Hawaii Says ‘Aloha’ to a 100% Renewable Power Grid

Credit: Blue Planet Foundation

Credit: Blue Planet Foundation

Hawaii’s legislature voted yesterday to stake the state’s future on renewable energy. According to House Bill 623, the archipelago’s power grids must deliver 100 percent renewable electricity by the end of 2045. If the compromise bill is signed by the governor as expected, Hawaii will become the first U.S. state to set a date for the total decarbonization of its power supply.

Renewable energy has been booming since 2008 when the state set a goal of making renewables 40 percent of its power mix by 2030, and government and utility incentives ignited wind power and solar installations. By the end of 2013, renewable energy had jumped from 7.5 percent to 18 percent of the state’s capacity. HB623 seeks to extend and turbo-boost that trend, calling for 30 percent renewables in 2020 and 70 percent by 2030 en route to the final leap to 100 percent.

That last jump could be difficult, says Peter Crouch, a power grid simulation expert and dean of engineering at the University of Hawaii’s flagship Manoa campus. “Today I don’t know whether we can do it,” he says. Continue reading

NRC Opposes European Moves to Tighten Nuclear Safety Post-Fukushima

TEPCO.120914Nuclear power plants’ reactor pressure vessels (RPVs)—the massive steel jars that hold a nuclear plant’s fissioning fuel—face incessant abuse from their radioactive contents. And they must be built with extra toughness to withstand pressure and temperature swings in the event of a loss-of-cooling accident like the one that occurred at Fukushima in 2011. As the triple meltdowns at Fukushima Daiichi showed, the next layer of defense against a nuclear release—the so-called containment vessels—can not be counted on to actually contain molten nuclear fuel that breaches the RPV.

Nuclear safety authorities have recently discovered weaknesses in several RPVs, and their contrasting responses suggest that the ultimate lessons from Fukushima are still sinking into international nuclear power culture—especially in the United States, where the Nuclear Regulatory Commission (NRC) is resisting calls to mandate tougher inspection of RPVs. Continue reading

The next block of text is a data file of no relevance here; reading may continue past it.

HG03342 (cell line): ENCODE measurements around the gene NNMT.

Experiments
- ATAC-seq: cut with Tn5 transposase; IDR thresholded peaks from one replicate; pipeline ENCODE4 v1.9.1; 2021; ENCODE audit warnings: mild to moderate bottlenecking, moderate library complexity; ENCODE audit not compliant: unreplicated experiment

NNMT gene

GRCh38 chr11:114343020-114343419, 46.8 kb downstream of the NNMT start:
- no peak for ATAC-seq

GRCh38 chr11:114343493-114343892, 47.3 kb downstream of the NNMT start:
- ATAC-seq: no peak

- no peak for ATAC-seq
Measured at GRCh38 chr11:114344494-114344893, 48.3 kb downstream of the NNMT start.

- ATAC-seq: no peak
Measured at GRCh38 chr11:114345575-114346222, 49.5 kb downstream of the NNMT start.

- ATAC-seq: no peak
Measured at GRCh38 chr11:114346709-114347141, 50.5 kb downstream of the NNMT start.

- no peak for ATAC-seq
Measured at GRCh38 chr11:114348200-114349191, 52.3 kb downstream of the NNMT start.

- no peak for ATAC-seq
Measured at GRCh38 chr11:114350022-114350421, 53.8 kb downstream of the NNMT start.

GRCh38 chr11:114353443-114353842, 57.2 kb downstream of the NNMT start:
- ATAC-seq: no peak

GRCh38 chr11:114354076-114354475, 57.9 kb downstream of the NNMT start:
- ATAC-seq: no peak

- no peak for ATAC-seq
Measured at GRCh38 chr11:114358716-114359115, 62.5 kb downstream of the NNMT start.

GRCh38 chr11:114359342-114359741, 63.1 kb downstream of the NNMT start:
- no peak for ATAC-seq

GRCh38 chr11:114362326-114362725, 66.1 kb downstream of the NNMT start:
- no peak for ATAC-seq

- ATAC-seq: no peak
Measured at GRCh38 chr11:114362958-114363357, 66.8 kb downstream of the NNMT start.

Storing Solar Energy: A great idea caught on contested ground

Adding energy storage to sites with rooftop solar power generation offers a range of potential benefits. A battery can help smooth out solar’s inherently variable supply of power to the local grid, and even keep buildings powered during blackouts. Consequently, power-conversion innovators are developing a host of new products designed to reduce the cost and improve the efficiency of integrated solar-storage systems.

Some analysts project a boom in the co-location of solar and energy storage. GTM Research, for example, foresees that co-located PV and storage will grow from $42 million in 2014 to more than $1 billion by 2018. However, the market is moving slower than it might thanks to a little-discussed regulatory roadblock in the United States.

According to Vic Shao, CEO for the Santa Clara, California-based energy storage startup Green Charge Networks, tightly integrating storage with photovoltaics in some key states—including Hawaii and California—runs afoul of the “net metering” rules by which PV owners earn lucrative retail rates for the surplus power they feed to the grid. Adding storage can disqualify solar systems for net metering, in which utilities can pay their owners wholesale power rates that are several times lower than retail. “That is obviously a pretty big problem for anybody considering solar. That could kill a lot of projects,” says Shao. Continue reading